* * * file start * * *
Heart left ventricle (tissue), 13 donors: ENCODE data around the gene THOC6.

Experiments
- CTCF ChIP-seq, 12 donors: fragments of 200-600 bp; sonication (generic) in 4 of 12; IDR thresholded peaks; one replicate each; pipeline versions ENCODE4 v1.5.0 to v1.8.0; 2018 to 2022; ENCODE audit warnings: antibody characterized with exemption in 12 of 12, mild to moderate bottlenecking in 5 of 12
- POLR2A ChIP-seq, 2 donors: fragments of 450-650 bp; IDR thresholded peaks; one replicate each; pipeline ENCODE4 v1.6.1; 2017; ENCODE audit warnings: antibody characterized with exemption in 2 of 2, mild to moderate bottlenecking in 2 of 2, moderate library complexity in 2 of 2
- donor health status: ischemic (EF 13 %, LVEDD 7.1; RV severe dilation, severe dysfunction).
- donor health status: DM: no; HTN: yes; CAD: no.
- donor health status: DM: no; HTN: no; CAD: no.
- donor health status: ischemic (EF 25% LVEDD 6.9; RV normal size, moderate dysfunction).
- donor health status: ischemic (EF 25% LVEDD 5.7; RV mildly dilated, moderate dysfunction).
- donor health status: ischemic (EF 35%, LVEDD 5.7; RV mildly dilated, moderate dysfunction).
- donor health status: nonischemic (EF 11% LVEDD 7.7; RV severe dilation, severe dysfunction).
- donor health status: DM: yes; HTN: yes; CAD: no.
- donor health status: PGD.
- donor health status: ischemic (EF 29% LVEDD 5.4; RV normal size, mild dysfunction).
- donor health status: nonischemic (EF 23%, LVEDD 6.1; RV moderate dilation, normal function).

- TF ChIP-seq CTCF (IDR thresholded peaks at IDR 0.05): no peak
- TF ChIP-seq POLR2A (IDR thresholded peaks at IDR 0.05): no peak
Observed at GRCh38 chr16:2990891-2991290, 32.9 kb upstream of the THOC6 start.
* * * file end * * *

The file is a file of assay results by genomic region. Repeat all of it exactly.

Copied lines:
Heart left ventricle (tissue), 13 donors: ENCODE data around the gene THOC6.

Experiments
- CTCF ChIP-seq, 12 donors: fragments of 200-600 bp; sonication (generic) in 4 of 12; IDR thresholded peaks; one replicate each; pipeline versions ENCODE4 v1.5.0 to v1.8.0; 2018 to 2022; ENCODE audit warnings: antibody characterized with exemption in 12 of 12, mild to moderate bottlenecking in 5 of 12
- POLR2A ChIP-seq, 2 donors: fragments of 450-650 bp; IDR thresholded peaks; one replicate each; pipeline ENCODE4 v1.6.1; 2017; ENCODE audit warnings: antibody characterized with exemption in 2 of 2, mild to moderate bottlenecking in 2 of 2, moderate library complexity in 2 of 2
- donor health status: ischemic (EF 13 %, LVEDD 7.1; RV severe dilation, severe dysfunction).
- donor health status: DM: no; HTN: yes; CAD: no.
- donor health status: DM: no; HTN: no; CAD: no.
- donor health status: ischemic (EF 25% LVEDD 6.9; RV normal size, moderate dysfunction).
- donor health status: ischemic (EF 25% LVEDD 5.7; RV mildly dilated, moderate dysfunction).
- donor health status: ischemic (EF 35%, LVEDD 5.7; RV mildly dilated, moderate dysfunction).
- donor health status: nonischemic (EF 11% LVEDD 7.7; RV severe dilation, severe dysfunction).
- donor health status: DM: yes; HTN: yes; CAD: no.
- donor health status: PGD.
- donor health status: ischemic (EF 29% LVEDD 5.4; RV normal size, mild dysfunction).
- donor health status: nonischemic (EF 23%, LVEDD 6.1; RV moderate dilation, normal function).

- TF ChIP-seq CTCF (IDR thresholded peaks at IDR 0.05): no peak
- TF ChIP-seq POLR2A (IDR thresholded peaks at IDR 0.05): no peak
Observed at GRCh38 chr16:2990891-2991290, 32.9 kb upstream of the THOC6 start.